A draft copy of an army report, Army's Future Land Operating Concept, due to be finalised in September, warns about China and India's military ambitions.

"China and India's growing military ambitions, matched by growing military spending, have the potential to destabilise the region with their military expansion," the report states.

The defence white paper released last Saturday warned only that China's military modernisation might "give its neighbours cause for concern if not carefully explained".

The different wording in the documents suggests the white paper was toned down for public release to avoid causing offence in Beijing and New Delhi.

The army document is more pessimistic than the white paper about future regional stability, warning of a "real potential" for war between major powers.

"China, and potentially India ... have the potential to challenge US (strategic) dominance within their regions," the report states. "Of particular concern is an increased likelihood for dispute escalation as a result of changes to the perceived balance of power with the real potential for a return to major combat operations involving states.",25197,25451195-31477,00.html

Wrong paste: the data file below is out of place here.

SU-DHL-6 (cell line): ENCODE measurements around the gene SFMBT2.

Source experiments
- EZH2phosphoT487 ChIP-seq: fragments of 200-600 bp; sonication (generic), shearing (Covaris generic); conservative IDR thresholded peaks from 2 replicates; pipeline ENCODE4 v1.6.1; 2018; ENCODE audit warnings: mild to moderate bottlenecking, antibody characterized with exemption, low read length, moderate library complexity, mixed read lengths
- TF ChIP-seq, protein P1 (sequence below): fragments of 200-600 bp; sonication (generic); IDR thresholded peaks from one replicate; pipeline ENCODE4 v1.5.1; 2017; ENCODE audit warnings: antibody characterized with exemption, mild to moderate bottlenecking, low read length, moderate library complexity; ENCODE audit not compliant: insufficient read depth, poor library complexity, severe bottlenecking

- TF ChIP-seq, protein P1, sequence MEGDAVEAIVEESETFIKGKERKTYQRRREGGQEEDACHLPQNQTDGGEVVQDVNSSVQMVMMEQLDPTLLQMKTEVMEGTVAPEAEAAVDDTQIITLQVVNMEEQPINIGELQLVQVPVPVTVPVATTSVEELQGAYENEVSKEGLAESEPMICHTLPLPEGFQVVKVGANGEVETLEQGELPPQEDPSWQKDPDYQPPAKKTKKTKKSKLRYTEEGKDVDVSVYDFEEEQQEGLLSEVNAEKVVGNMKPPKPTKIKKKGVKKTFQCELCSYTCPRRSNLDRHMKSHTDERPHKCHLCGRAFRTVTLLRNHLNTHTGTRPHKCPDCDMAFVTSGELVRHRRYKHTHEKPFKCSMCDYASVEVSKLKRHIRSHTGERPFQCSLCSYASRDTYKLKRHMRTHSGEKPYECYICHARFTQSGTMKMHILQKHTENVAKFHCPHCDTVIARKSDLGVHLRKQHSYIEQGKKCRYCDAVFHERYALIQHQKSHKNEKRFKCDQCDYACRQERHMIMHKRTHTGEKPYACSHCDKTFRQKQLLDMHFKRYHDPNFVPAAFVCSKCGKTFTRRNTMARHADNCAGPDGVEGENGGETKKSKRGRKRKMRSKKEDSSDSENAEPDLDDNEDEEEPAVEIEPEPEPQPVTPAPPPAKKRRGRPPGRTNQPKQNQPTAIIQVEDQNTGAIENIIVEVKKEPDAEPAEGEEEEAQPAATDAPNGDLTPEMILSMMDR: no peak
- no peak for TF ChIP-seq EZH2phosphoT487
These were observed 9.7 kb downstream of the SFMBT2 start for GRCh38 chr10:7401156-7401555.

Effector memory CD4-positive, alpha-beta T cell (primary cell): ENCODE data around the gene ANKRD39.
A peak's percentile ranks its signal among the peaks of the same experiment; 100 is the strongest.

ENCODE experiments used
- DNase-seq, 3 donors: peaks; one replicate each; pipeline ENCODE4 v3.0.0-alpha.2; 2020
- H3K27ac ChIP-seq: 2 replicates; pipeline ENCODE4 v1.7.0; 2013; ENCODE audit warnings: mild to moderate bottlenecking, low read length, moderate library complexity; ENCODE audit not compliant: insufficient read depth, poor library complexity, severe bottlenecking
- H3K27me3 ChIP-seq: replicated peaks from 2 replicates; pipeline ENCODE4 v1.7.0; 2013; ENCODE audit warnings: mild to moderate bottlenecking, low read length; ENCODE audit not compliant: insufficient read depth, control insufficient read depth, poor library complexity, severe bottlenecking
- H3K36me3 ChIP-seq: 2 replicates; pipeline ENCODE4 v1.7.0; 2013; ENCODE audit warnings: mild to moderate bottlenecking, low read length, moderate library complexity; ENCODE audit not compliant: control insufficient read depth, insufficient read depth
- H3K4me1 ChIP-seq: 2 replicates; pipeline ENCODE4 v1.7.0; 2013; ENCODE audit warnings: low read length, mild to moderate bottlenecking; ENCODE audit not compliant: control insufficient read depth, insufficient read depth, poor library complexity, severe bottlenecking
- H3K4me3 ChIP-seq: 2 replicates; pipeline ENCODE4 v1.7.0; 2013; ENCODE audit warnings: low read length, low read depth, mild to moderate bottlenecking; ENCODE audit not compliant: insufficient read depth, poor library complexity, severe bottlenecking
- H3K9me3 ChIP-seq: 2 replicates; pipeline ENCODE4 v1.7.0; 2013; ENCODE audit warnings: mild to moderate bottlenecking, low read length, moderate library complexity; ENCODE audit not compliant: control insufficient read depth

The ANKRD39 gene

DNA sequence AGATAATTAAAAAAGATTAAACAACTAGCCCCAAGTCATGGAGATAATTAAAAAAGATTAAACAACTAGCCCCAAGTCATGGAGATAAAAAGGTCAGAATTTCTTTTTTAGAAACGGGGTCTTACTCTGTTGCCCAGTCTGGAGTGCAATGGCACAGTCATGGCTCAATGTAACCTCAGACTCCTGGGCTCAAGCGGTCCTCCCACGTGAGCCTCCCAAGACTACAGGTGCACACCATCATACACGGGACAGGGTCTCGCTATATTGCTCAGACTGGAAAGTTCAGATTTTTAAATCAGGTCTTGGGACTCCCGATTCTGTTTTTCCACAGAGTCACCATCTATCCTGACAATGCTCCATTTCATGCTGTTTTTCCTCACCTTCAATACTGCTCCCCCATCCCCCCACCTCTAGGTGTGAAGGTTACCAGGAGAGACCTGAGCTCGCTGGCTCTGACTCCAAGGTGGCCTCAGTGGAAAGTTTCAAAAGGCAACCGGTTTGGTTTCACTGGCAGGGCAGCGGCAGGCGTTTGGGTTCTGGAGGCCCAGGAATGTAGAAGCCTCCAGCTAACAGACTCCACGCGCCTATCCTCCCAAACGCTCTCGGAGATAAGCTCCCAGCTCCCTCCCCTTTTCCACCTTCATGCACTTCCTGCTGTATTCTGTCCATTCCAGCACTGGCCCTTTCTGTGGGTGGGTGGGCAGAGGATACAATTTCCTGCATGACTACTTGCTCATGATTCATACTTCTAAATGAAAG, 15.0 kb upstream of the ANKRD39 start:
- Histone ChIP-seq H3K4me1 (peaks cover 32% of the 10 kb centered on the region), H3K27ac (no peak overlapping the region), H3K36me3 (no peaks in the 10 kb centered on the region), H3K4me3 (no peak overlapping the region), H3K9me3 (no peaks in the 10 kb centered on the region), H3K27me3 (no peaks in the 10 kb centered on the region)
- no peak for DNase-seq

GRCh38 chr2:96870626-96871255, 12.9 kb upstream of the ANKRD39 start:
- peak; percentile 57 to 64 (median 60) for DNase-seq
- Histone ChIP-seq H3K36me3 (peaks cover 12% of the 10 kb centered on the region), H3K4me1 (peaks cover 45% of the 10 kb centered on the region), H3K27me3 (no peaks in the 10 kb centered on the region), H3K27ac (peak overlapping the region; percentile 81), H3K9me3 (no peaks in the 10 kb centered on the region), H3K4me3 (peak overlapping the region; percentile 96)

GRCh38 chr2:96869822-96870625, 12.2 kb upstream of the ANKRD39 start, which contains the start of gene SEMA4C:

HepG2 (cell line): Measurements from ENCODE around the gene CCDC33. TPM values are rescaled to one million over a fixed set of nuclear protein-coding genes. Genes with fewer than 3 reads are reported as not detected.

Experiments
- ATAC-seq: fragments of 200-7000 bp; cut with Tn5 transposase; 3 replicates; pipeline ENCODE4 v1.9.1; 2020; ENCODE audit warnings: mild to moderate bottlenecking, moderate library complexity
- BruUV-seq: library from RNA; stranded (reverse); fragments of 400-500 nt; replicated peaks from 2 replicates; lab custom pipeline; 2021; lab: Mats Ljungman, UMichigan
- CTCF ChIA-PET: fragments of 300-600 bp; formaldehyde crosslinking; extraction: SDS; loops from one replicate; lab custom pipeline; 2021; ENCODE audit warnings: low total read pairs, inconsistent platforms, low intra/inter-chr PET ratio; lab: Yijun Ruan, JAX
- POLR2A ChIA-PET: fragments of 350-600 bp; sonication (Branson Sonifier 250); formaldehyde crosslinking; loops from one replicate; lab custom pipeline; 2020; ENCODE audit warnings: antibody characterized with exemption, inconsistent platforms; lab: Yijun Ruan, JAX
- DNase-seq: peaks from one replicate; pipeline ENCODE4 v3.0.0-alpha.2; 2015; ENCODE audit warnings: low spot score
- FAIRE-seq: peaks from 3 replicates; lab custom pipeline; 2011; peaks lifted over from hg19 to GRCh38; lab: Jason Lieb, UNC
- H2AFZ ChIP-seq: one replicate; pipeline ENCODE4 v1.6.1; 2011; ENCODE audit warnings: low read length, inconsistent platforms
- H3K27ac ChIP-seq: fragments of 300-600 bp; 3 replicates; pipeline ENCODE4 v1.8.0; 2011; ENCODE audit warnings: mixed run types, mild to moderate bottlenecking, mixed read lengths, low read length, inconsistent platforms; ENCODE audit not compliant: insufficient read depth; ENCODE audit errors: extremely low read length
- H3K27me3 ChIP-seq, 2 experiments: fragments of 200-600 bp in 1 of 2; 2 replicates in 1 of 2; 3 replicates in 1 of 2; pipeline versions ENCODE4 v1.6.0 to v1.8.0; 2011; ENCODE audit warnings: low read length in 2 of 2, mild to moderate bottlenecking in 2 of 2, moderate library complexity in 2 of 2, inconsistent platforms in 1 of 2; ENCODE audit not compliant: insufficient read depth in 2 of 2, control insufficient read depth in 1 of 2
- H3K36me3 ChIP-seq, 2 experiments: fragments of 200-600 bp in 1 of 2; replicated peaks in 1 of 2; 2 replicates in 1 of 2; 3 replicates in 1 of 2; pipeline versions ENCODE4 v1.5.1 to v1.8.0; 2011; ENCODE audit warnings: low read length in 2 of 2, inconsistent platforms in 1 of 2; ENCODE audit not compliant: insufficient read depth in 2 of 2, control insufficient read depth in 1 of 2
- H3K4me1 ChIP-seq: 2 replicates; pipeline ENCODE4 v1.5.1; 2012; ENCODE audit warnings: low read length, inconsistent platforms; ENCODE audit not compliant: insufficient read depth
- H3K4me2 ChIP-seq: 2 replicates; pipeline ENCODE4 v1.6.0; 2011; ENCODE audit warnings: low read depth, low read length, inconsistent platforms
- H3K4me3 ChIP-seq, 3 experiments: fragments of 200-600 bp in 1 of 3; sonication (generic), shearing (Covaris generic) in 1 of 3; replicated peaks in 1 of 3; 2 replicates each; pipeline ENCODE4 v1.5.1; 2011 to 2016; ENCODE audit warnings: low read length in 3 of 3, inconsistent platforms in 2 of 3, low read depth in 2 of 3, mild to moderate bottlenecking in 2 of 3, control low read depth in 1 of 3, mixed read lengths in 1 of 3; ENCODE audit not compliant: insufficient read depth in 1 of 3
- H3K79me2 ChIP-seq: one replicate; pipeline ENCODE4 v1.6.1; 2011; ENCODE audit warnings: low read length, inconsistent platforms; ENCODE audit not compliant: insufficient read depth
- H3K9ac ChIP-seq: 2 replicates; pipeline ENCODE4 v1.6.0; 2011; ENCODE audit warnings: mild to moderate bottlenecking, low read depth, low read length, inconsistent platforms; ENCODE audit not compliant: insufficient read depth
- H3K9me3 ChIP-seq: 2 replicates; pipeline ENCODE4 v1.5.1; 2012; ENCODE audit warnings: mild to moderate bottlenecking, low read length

India is no longer enemy No. 1 for Pakistan

Sultan M Hali

Senator Joseph Lieberman, Chairman of the US Senate Homeland Security and Governmental Affairs, in his interaction at the Council on Foreign Relations, an American think-tank has declared that Islamic extremism, not India is Pakistan's enemy No.1 and this needs to be understood very clearly by the establishment in Islamabad. In the same vein, US President Barack Hussain Obama, while responding to questions following his first 100 days in office address, stated that "We've got strong military-to-military consultation and cooperation," and added, "on the military side, you're starting to see some recognition just in the last few days that the obsession with India as the mortal threat to Pakistan has been misguided, and that their biggest threat right now comes internally.